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Information on the Order of the Banda

Poster: JebRaitt1 <JebRaitt1@aol.com>

>From Donal Mac Ruiseart, to all the good folk of the Merry Rose, Greeting

Prompted by Duchess Luned's request, I found references to the Castilian Order
of the Banda in two books of mine, which I have the privilege to present for
all who may be interested, having sent the same to Her Grace:

>From Knights, by Andrea Hopkins, 1990, 
Artabras, a Division of Abbeville Press
Quarto Publishing plc, 
Library of Congress Cat.  No. 90-1028
ISBN:  0-89660-013-0

Chapter 4 - The Knight at Peace
The Secular Orders (p.120)

The secular orders of kinghthood which became so popular in the fourteenth and
fifteenth centuries had little in common with their religious predecessors,
the military religious orders.

The orders were, of course, religious in the usual knightly senses; they
sought to emphasize that piety and respectful religious observance were
essential qualities of true chivalry.

(p.  121)  These orders were many and varied.  Some were founded by kings or
great lords, such as the Order of the Band, founded in about 1330 by King
Alfonso XI of Castile . . . 

Certain characteristics were shared by all orders and confraternities.  All of
them had constitutions and regulations laid down in statutes, which defined
the objectives of the association and the rules governing eligibility for
membership, and conduct of members.

(p.  122)  Whether they admitted ladies to membership or not [some did], the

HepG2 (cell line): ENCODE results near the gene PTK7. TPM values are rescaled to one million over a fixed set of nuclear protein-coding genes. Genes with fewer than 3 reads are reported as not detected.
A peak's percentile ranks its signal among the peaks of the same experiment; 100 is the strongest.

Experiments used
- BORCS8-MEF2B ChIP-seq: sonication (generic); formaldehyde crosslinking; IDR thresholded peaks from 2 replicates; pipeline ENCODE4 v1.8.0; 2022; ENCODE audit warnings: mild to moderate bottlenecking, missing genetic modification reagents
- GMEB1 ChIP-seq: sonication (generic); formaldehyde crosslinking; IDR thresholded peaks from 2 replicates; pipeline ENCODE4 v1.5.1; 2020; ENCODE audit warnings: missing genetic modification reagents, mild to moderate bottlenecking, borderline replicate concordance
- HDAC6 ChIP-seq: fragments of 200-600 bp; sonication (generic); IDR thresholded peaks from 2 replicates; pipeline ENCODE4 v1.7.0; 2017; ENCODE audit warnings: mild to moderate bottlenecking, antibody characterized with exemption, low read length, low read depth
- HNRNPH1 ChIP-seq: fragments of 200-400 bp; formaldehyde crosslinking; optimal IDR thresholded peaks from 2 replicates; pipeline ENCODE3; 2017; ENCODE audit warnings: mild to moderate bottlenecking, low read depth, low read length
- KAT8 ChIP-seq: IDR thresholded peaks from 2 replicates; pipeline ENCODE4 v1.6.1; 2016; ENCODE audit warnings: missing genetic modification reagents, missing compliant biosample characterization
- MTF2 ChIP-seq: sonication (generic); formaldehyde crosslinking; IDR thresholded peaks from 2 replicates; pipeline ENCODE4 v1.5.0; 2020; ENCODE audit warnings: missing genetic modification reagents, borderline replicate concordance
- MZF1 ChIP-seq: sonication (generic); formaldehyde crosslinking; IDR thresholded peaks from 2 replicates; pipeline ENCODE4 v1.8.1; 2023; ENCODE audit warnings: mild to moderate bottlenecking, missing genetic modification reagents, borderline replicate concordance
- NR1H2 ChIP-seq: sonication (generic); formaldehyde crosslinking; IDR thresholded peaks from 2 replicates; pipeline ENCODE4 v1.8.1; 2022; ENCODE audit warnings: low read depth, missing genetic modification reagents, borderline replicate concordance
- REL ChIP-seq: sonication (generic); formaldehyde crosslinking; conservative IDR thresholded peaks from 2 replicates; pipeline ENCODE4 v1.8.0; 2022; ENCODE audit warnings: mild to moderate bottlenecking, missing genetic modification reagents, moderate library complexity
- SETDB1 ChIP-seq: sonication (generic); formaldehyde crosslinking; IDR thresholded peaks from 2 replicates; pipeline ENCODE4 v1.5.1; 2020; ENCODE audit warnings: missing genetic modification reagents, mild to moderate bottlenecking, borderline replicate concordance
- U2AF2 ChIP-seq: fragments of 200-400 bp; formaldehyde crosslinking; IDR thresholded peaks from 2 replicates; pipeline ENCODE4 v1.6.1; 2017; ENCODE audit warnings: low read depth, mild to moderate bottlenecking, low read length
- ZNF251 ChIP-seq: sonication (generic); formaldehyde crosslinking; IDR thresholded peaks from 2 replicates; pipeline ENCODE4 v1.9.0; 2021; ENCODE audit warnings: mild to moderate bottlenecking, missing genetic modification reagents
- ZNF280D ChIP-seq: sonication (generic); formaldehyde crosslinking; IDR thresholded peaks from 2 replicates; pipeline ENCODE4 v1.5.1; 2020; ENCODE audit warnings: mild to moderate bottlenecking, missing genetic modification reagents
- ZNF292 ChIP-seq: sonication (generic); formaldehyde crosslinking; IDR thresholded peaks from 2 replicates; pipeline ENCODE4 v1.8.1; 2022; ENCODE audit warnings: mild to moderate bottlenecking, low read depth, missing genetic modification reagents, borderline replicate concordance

service of ladies was an important element of most constitutions.  The first
Order, the Castilian Order of the Band, defined the two principal objectives
of its members as the preservation of chivalric honor, and of loyalty, a value
on which much store was set:

       Loyalty is one of the greatest virtues that there can be in any person,
       especially in a knight, who ought to keep himself loyal in many ways.
But the 
       principal ways are two:  first to keep loyalty to his lord, and
secondly to love 
       truly her in whom he has placed his heart.

>From Tournaments,  by Richard Barber and Juliet Barker,
Weidenfield & Nicolson, New York
Copyright 1989 by the authors
Library of Congress Cat.  No. 89-30829
ISBN:  1-55584-400-6

Chapter 4:  The Tournament in Italy and Spain

(p.  97)  We first hear of the tournament in Castile in the shape of Béhourds
at Seville to welcome Alfonso XI in 1324; but the earlier existence of
tournaments can be deduced from the fully-fledged tournament provisions in the
statutes of the Order of the Banda, founded by Alfonso in 1330 At Vittoria.
This was one of the earliest secular orders of knighthood, predating the Order
of the Garter by more than a decade, and the rules about tournaments are
unique:  no other such order actually specified that knights should enter the
lists as a duty.  It was envisaged that each meeting of the order should
include a tournament; but in addition to this, the king could summon the
knights to any tournament which he had proclaimed, and they were expected to
attend such events which took place within a day’s ride of wherever they might